there is no better battery


Ryan and I have been going back and forth in his comments about the likelihood of carsharing services going electric. I think it’s unlikely because they’d have to spend too much time charging; he thinks they’re a good candidate for early rollout of the charging infrastructure necessary for such a switch. Most recently he said:

In practice, this could be achieved incrementally. Tweak business models over a ten year period through which you slowly switch from gas engines to plug-in hybrids to all electric, over which period, presumably, battery technology slowly improves. Needn’t be done all at once.

I think this is a point that’s worth making here and at some length: “presum[ing that] battery technology improves” is setting yourself up for failure.

In truth, there have only been a few noteworthy improvements in battery tech during Ryan and my lifetimes: longer-lived NiCd and NiMH batteries; some improvement in alkaline batteries; and the popularization of lithium batteries. But look closer and you’ll realize that most of these aren’t actually battery innovations, per se: they’re benefits of the microprocessor revolution. Cheap, smart charging circuitry allowed us to avoid memory effects; to balance load across cells; and to monitor lithium cells’ temperature and voltage as they charge so that they don’t catch fire (well… usually), thereby finally making lithium a viable option for consumer electronics. Those are all important developments, but at this point we’ve wrung about as much as we can out of charging our batteries more cleverly.

None of this has done much to improve the fundamental energy storage densities of the underlying chemistries. These have been known for a long time now, and nothing is going to change them — nor are there any more promising elements like lithium waiting to be tamed (well, none that aren’t radioactive, anyway). The glacial pace of improvement in battery technology really can’t be overemphasized. The lead-acid battery was developed in 1859, for pete’s sake. It’s really heavy relative to the energy it stores, can produce explosive fumes if overcharged, and sometimes requires the addition of distilled water. Yet it’s still the best battery technology we have for supplying the high current necessary to turn over an engine. A century and a half and we haven’t come up with anything better!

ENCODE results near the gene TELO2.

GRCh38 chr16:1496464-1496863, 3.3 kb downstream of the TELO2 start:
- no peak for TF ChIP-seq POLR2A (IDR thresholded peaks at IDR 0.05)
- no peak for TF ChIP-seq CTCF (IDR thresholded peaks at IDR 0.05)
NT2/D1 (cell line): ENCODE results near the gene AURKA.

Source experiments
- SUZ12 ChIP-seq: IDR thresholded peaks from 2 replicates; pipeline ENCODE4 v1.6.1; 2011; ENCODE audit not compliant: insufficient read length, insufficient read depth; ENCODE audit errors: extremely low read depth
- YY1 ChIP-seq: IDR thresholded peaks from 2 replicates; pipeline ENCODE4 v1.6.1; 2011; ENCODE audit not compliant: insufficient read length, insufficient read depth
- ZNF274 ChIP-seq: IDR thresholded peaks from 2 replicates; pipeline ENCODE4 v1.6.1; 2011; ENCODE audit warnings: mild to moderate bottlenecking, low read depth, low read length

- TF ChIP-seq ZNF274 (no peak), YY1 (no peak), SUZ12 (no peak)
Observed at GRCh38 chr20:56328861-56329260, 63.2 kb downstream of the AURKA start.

It may seem like batteries have improved dramatically — consider the lifespan of an iPod Nano versus a portable cassette player. But this is misleading. In fact it’s a byproduct of more energy-efficient technologies. Which isn’t to dismiss energy effiency! But electric motors are already extremely efficient. And when it comes to vehicles, we’re unfortunately dealing with hard physical limits related to how much energy it takes to move a car. So long as we’re committed to EVs being able to perform like and drive safely near gasoline-powered cars, we will find ourselves with less room for improvement than people would like to think.

I don’t mean to be a downer, but it’s difficult to overstate what a serious problem this is, or for how long it’s been one. Hydrocarbons are an unbelievably efficient way to store energy when compared to electrochemical cells, and I seriously doubt anything will change that. Hopefully I’ll be proven wrong. But smart people have been working on the battery problem for decades and decades, propelled by the lure of the financial bonanza that a breakthrough would represent. And while they’ve made impressive improvements, none come anywhere close to competing with gasoline’s energy density. We’re still an order of magnitude away.

Now of course there are always fuel cells. And nanotech’s vast surface areas may deliver unexpected breakthroughs. But a bet that counts on a better battery is still a very, very bad wager.

About the author

Tom Lee


  • The problem isn’t with carsharing companies, it is, as you indicate, with the state of electric cars. It will be very interesting to see the Chevy Volt and the EV(s) that Nissan says it will be selling in the US in 2010.